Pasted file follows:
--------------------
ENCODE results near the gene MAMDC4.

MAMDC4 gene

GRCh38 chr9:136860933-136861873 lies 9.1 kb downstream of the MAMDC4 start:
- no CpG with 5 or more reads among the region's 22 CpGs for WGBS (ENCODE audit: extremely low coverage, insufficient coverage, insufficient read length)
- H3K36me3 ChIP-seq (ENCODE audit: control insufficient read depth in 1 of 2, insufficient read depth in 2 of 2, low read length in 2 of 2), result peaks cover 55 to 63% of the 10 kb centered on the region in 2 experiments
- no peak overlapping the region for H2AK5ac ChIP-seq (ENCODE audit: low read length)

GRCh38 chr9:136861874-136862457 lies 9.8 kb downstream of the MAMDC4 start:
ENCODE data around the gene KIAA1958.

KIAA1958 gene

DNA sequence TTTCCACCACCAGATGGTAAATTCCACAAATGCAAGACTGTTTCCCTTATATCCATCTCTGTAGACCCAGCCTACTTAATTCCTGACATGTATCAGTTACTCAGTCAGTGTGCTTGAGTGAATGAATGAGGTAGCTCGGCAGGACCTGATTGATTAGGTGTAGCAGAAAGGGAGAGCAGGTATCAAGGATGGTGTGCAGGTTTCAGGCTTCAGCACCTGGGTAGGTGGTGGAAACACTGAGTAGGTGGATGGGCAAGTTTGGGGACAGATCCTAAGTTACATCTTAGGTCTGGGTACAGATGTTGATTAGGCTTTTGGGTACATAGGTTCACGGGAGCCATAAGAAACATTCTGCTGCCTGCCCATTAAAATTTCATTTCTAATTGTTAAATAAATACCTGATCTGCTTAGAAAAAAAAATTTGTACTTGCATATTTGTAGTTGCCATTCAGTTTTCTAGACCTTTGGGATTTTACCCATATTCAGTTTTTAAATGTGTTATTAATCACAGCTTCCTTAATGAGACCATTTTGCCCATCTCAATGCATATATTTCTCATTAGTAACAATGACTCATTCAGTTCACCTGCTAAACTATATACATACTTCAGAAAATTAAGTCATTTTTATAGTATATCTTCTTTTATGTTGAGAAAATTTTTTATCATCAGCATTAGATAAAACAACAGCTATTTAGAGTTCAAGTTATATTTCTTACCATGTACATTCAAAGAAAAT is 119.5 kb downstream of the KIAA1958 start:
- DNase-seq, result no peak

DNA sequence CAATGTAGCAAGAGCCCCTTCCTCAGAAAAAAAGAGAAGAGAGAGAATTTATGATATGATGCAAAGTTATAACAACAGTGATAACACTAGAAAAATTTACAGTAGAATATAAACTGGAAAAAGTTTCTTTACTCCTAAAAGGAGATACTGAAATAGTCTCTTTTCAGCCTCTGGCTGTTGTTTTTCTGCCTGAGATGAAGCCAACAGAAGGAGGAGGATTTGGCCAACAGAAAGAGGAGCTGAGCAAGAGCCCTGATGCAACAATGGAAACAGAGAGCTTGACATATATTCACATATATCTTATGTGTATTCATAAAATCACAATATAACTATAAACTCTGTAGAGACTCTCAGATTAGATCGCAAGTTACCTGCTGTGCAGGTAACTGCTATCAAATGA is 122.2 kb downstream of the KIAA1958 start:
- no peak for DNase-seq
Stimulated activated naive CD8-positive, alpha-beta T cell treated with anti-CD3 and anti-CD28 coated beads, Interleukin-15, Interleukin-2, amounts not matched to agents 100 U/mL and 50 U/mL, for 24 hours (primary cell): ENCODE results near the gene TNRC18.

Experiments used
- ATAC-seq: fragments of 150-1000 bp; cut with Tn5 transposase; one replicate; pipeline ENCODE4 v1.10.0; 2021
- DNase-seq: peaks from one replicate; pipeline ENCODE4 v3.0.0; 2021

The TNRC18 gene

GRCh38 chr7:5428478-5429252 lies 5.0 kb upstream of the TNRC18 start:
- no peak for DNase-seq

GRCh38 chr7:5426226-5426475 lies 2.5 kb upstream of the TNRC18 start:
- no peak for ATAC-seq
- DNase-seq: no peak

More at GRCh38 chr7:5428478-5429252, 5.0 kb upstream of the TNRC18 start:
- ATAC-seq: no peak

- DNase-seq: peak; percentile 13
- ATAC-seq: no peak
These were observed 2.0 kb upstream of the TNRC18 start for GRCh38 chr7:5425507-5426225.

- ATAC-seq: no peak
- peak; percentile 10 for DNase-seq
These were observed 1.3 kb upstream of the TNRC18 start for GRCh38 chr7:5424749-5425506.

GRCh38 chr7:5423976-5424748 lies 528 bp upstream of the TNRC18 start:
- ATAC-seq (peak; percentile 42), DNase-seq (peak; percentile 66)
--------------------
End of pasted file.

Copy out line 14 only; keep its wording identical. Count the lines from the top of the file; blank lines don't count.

Stimulated activated naive CD8-positive, alpha-beta T cell treated with anti-CD3 and anti-CD28 coated beads, Interleukin-15, Interleukin-2, amounts not matched to agents 100 U/mL and 50 U/mL, for 24 hours (primary cell): ENCODE results near the gene TNRC18.